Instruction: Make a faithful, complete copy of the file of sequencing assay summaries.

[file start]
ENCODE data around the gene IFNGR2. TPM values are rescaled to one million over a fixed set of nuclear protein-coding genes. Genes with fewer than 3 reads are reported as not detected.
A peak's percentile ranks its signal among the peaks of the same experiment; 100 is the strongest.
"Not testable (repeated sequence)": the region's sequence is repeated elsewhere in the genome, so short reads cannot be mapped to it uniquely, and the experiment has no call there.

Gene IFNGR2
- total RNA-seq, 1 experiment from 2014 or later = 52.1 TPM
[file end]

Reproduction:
ENCODE data around the gene IFNGR2. TPM values are rescaled to one million over a fixed set of nuclear protein-coding genes. Genes with fewer than 3 reads are reported as not detected.
A peak's percentile ranks its signal among the peaks of the same experiment; 100 is the strongest.
"Not testable (repeated sequence)": the region's sequence is repeated elsewhere in the genome, so short reads cannot be mapped to it uniquely, and the experiment has no call there.

Gene IFNGR2
- total RNA-seq, 1 experiment from 2014 or later = 52.1 TPM